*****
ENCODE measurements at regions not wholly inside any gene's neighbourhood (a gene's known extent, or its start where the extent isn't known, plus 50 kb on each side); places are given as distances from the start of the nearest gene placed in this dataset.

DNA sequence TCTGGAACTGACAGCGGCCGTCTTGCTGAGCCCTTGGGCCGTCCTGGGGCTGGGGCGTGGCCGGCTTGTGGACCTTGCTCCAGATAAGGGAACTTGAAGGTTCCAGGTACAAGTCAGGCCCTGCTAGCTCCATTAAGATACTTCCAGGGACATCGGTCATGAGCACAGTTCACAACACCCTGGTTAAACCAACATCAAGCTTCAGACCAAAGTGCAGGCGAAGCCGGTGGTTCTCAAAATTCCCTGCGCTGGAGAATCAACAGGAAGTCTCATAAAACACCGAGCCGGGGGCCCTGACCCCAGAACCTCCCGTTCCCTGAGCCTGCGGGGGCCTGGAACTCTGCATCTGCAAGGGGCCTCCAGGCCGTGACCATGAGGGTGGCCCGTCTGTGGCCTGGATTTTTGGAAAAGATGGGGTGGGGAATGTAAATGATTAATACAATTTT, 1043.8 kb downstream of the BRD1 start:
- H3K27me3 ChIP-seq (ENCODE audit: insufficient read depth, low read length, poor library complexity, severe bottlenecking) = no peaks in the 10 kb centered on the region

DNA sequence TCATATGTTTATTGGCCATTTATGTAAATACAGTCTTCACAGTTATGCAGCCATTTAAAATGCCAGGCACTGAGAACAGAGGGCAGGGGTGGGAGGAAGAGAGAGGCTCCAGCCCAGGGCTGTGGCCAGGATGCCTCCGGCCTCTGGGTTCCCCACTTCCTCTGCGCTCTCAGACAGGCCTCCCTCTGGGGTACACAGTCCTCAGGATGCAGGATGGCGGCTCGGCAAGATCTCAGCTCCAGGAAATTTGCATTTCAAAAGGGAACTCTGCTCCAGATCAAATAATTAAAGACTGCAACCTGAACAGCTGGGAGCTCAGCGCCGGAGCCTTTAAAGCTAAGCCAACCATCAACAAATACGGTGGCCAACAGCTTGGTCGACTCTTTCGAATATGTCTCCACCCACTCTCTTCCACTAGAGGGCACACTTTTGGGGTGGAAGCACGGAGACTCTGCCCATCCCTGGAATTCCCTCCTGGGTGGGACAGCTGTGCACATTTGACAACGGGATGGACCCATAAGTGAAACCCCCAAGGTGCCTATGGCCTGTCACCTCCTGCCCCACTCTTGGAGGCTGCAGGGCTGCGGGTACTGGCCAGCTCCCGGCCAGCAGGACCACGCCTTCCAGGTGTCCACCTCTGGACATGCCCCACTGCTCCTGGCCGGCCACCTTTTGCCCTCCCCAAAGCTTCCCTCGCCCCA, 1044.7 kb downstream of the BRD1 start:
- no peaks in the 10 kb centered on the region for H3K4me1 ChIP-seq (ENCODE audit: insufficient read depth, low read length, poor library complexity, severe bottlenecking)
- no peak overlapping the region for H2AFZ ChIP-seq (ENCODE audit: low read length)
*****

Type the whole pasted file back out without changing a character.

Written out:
ENCODE measurements at regions not wholly inside any gene's neighbourhood (a gene's known extent, or its start where the extent isn't known, plus 50 kb on each side); places are given as distances from the start of the nearest gene placed in this dataset.

DNA sequence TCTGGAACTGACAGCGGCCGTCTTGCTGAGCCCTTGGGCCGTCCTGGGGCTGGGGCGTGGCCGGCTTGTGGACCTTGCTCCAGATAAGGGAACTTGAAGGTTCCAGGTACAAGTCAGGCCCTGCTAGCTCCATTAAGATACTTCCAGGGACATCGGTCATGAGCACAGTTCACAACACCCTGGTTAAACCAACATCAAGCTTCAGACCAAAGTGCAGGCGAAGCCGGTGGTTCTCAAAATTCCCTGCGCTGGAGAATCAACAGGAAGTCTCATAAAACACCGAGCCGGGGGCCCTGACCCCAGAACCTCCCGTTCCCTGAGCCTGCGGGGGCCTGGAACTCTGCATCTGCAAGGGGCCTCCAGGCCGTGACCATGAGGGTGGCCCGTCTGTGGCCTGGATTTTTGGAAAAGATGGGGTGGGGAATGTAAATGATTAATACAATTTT, 1043.8 kb downstream of the BRD1 start:
- H3K27me3 ChIP-seq (ENCODE audit: insufficient read depth, low read length, poor library complexity, severe bottlenecking) = no peaks in the 10 kb centered on the region

DNA sequence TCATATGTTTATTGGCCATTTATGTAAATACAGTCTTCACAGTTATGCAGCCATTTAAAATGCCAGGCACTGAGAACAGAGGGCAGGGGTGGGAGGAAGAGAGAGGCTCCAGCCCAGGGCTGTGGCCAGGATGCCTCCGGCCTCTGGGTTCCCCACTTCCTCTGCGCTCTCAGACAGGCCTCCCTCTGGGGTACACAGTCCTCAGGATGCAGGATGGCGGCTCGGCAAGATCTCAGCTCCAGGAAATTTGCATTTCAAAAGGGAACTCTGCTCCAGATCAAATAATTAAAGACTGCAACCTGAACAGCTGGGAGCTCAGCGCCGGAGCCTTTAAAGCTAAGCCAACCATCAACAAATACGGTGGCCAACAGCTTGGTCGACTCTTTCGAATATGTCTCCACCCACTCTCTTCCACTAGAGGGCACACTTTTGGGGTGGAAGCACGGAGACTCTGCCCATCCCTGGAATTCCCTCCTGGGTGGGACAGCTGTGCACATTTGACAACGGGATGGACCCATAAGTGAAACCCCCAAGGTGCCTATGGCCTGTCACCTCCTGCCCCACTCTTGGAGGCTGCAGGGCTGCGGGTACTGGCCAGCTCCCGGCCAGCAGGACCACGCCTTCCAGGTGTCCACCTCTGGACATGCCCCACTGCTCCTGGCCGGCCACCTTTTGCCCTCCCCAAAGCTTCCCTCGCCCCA, 1044.7 kb downstream of the BRD1 start:
- no peaks in the 10 kb centered on the region for H3K4me1 ChIP-seq (ENCODE audit: insufficient read depth, low read length, poor library complexity, severe bottlenecking)
- no peak overlapping the region for H2AFZ ChIP-seq (ENCODE audit: low read length)